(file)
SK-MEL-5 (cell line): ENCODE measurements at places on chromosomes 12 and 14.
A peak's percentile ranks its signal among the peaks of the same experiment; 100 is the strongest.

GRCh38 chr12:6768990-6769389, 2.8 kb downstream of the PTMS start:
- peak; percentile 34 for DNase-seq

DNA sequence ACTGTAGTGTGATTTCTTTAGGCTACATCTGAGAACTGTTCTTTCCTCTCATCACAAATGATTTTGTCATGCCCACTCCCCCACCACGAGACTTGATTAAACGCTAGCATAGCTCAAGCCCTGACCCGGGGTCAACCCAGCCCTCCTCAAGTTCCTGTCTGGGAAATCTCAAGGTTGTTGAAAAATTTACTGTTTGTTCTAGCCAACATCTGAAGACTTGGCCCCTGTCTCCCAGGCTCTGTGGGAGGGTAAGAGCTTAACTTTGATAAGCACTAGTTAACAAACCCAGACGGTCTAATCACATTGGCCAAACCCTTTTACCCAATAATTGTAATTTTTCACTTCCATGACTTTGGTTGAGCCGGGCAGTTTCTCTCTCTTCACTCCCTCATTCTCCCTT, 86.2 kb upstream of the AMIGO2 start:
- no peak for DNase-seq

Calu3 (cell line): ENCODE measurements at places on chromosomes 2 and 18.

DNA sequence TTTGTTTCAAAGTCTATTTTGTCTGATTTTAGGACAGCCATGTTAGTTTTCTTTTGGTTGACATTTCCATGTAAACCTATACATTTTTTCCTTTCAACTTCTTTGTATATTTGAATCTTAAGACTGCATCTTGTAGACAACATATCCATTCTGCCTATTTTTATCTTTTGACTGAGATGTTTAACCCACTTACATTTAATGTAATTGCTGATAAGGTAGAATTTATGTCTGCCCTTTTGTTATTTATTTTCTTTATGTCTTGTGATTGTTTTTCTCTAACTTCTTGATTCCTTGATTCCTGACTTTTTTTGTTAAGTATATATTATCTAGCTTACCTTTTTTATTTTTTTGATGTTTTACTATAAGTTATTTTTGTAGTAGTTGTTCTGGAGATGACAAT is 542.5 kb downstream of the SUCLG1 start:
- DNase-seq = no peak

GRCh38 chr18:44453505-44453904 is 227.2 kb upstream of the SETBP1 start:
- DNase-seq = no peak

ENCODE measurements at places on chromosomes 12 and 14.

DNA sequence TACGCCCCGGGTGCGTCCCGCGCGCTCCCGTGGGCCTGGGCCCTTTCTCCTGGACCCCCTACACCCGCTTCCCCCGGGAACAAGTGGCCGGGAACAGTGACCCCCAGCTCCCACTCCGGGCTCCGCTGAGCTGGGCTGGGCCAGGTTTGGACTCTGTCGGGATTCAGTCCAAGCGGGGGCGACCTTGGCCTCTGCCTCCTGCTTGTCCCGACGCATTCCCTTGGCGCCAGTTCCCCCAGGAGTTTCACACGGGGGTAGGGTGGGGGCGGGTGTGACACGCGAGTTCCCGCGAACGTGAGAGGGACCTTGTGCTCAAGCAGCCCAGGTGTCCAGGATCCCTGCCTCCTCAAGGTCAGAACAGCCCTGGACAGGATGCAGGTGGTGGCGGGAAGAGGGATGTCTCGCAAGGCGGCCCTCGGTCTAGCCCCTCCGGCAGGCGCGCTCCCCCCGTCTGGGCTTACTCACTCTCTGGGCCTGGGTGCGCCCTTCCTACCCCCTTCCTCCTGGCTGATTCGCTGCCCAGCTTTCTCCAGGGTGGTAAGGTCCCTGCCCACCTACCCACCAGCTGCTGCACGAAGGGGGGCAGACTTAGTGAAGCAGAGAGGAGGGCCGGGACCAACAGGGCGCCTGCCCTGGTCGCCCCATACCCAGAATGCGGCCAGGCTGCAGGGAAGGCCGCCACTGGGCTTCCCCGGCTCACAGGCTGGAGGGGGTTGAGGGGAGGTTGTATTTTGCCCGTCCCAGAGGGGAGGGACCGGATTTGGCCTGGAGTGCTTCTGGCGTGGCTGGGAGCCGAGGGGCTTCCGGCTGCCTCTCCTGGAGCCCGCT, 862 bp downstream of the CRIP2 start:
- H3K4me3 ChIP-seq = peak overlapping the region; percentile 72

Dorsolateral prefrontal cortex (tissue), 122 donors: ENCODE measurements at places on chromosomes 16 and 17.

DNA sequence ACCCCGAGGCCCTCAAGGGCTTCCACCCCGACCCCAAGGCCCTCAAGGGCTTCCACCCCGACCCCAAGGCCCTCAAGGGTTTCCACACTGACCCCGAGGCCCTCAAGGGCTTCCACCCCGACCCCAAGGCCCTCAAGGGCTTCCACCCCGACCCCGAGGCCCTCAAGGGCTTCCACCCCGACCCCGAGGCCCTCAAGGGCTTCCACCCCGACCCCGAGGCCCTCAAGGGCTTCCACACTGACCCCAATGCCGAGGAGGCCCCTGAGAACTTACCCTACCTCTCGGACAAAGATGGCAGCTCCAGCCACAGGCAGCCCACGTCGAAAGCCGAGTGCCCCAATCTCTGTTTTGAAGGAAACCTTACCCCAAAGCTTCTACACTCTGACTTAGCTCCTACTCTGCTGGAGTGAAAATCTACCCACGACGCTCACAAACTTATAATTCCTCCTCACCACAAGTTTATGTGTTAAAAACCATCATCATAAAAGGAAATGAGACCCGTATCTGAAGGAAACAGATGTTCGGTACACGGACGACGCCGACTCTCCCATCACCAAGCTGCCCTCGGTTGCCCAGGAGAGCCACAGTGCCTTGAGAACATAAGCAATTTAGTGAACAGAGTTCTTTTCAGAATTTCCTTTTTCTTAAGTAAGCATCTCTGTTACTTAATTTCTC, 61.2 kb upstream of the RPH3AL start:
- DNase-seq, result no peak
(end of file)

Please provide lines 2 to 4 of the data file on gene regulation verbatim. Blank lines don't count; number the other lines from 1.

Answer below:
A peak's percentile ranks its signal among the peaks of the same experiment; 100 is the strongest.

GRCh38 chr12:6768990-6769389, 2.8 kb downstream of the PTMS start:
- peak; percentile 34 for DNase-seq